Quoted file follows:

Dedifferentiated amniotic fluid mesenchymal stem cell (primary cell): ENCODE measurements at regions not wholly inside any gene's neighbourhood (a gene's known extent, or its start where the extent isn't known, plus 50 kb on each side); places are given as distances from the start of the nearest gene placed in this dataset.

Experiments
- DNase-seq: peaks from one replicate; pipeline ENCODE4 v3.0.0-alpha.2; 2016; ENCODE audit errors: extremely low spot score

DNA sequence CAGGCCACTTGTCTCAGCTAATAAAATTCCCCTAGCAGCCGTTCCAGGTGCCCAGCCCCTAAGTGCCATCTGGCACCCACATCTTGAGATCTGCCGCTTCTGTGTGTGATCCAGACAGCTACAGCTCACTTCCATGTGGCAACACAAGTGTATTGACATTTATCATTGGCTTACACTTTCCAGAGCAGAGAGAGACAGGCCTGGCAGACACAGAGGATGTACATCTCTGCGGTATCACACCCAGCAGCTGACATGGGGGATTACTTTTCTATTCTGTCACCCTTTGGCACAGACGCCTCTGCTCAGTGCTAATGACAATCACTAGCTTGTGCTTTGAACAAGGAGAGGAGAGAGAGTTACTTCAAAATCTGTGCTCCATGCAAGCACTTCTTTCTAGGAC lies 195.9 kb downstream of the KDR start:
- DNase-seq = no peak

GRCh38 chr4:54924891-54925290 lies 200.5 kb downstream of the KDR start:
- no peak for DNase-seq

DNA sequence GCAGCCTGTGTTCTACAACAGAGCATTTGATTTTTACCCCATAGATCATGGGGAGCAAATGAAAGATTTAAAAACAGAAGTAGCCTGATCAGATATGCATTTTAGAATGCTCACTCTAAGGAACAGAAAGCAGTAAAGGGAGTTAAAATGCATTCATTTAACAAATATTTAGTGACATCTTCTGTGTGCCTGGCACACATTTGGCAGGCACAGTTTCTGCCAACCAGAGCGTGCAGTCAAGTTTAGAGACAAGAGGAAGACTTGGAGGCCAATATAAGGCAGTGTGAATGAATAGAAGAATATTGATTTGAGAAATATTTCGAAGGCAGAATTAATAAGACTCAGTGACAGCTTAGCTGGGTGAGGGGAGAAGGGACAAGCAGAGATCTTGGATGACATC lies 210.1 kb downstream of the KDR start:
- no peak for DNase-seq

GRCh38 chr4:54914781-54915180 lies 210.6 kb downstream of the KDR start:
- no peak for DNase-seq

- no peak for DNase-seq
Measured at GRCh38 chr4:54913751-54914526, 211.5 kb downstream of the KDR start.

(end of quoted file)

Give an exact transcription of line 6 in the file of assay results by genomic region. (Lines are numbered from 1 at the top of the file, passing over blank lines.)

GRCh38 chr4:54924891-54925290 lies 200.5 kb downstream of the KDR start: